Storms typically don’t develop outside the hurricane season which starts June 1 and goes through the end of November but when they do develop, in May, the east coast of Florida is a real hot-spot.
Excluding 2014, there has been at least one named tropical system during May, most of which are east of Florida, in every year since 2012.
For instance, take just last year, when Subtropical Storm Andrea formed on May 20 well east of the Bahamas.
Tropical Storm Arthur formed near the same location Tropical Storm Bonnie developed in 2016.
Before this in 2012, Tropical Storm Beryl developed in a similar area to the east of Florida before running into northern Florida.
All but two tropical cyclones over the last 20 years have been east of Jacksonville and even Tropical Storm Barry in the Gulf passed right over the First Coast.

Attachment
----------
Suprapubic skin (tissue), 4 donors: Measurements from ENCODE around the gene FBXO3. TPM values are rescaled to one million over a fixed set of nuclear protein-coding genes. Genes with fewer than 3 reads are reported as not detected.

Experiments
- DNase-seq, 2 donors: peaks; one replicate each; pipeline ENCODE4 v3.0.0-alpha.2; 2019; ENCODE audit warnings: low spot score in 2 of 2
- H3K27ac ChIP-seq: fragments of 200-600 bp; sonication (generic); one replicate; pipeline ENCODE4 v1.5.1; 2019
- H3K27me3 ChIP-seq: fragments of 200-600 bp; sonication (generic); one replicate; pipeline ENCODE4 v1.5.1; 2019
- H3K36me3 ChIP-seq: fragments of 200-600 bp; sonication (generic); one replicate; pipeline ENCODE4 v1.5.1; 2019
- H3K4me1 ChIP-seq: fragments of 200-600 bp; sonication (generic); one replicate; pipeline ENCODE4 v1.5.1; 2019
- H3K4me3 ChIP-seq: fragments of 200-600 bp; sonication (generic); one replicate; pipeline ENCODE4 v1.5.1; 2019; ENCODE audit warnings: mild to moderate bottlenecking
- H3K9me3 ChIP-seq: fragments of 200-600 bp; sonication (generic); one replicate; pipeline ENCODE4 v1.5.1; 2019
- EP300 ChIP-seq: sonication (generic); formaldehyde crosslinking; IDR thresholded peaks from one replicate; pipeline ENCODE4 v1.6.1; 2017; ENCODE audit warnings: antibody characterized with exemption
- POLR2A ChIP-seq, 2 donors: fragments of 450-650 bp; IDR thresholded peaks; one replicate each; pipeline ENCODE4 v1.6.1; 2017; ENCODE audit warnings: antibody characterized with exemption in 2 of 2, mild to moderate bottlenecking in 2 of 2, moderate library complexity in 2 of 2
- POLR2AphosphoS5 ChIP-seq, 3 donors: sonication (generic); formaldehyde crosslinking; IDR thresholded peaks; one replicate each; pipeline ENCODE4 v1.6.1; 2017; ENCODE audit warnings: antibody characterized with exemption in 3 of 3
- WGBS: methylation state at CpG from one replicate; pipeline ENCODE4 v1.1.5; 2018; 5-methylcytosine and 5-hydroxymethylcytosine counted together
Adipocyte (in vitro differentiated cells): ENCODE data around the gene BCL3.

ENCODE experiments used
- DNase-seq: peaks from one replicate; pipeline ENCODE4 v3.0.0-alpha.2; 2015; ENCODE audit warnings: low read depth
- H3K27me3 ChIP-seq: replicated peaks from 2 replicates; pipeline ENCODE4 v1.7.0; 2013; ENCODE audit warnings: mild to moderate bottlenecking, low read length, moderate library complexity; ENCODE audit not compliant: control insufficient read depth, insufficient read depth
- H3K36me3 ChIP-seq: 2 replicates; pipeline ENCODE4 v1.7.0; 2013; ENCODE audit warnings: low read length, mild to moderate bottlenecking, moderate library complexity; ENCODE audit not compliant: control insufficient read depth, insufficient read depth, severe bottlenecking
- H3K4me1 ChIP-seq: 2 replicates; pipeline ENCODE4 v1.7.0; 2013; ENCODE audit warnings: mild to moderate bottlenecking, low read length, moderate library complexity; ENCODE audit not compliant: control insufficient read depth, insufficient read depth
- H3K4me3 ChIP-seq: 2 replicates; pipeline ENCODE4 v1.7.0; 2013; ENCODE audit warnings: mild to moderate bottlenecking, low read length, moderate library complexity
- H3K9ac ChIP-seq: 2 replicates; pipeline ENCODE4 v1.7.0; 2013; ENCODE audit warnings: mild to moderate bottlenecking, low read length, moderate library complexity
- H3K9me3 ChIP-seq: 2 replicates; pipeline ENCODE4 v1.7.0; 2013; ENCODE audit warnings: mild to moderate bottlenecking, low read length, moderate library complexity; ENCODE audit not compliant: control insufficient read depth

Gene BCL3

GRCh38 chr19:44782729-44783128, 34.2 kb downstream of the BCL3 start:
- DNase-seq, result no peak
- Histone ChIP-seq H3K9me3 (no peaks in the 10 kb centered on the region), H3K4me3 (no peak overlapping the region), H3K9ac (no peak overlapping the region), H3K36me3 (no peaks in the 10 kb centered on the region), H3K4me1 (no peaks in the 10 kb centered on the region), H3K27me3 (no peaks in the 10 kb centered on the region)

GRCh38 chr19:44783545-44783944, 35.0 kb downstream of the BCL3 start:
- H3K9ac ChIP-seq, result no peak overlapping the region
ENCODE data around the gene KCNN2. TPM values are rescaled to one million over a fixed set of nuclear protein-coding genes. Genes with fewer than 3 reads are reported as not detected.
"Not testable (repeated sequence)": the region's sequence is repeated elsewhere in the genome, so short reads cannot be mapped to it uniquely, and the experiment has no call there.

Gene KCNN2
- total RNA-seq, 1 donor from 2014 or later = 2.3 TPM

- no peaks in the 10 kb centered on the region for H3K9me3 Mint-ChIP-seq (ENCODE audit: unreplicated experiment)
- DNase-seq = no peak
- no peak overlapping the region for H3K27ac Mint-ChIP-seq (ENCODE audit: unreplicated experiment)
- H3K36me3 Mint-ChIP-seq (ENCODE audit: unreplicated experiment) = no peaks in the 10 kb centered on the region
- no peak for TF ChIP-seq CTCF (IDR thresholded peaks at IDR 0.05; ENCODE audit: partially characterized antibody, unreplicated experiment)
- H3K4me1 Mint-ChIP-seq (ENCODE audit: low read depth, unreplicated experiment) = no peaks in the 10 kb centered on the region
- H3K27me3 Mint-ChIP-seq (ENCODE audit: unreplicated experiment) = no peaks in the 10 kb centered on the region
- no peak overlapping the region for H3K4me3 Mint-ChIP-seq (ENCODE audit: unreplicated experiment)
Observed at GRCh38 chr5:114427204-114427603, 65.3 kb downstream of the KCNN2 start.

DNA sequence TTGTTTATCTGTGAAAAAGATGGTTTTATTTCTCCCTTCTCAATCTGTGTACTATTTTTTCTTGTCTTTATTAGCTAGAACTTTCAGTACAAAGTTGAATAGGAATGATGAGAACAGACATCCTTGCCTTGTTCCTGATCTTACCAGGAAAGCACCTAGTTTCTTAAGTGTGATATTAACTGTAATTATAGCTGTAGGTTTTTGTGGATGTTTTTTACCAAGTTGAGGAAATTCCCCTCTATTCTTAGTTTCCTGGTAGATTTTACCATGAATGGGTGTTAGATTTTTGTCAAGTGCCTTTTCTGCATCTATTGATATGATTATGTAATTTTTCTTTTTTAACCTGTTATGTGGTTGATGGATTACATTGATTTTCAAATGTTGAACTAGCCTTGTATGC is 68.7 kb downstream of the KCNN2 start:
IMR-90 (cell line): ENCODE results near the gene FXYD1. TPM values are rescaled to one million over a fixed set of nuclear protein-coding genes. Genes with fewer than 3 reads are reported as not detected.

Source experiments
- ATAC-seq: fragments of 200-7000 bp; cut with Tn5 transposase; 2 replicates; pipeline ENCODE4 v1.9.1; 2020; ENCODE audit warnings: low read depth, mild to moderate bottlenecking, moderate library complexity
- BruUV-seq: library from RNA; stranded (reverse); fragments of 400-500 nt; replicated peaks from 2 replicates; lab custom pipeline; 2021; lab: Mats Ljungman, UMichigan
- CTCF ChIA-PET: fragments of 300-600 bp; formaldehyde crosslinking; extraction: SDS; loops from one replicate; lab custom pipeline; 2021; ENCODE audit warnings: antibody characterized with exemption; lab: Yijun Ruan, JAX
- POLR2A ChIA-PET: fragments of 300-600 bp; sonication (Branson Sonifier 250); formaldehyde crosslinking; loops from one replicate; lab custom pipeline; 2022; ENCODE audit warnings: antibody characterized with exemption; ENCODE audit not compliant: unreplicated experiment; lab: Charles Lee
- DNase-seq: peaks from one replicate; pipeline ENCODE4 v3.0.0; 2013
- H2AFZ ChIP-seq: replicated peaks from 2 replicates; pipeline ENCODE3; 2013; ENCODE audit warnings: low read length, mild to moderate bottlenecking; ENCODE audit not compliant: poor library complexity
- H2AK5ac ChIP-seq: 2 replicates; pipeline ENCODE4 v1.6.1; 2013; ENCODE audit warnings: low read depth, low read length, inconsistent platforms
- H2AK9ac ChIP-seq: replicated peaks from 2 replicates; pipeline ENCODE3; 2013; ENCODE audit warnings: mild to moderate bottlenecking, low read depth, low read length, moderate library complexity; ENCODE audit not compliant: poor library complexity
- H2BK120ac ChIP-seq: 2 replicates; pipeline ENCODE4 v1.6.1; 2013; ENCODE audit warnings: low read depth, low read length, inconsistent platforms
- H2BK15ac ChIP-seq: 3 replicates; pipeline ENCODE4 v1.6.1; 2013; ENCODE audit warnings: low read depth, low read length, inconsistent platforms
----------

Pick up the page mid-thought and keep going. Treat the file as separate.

All these May systems are weaker than storms later in the season and most have something in common which is the tendency to develop over the warm water flowing by the Gulf Stream.
Cold fronts sliding into Florida dissipate. Thunderstorms left behind take advantage of the only warm water available which is typically not in the Gulf this time of the year but along the east coast gulf stream.
Many times those thunderstorms combine with upper-level cold air building into a blend between a northern winter storm and a warm core tropical storm. These subtropical storms are hybrid systems most common at the start and end of hurricane season, before the water fully warms and when upper level winds lend a hand to growth.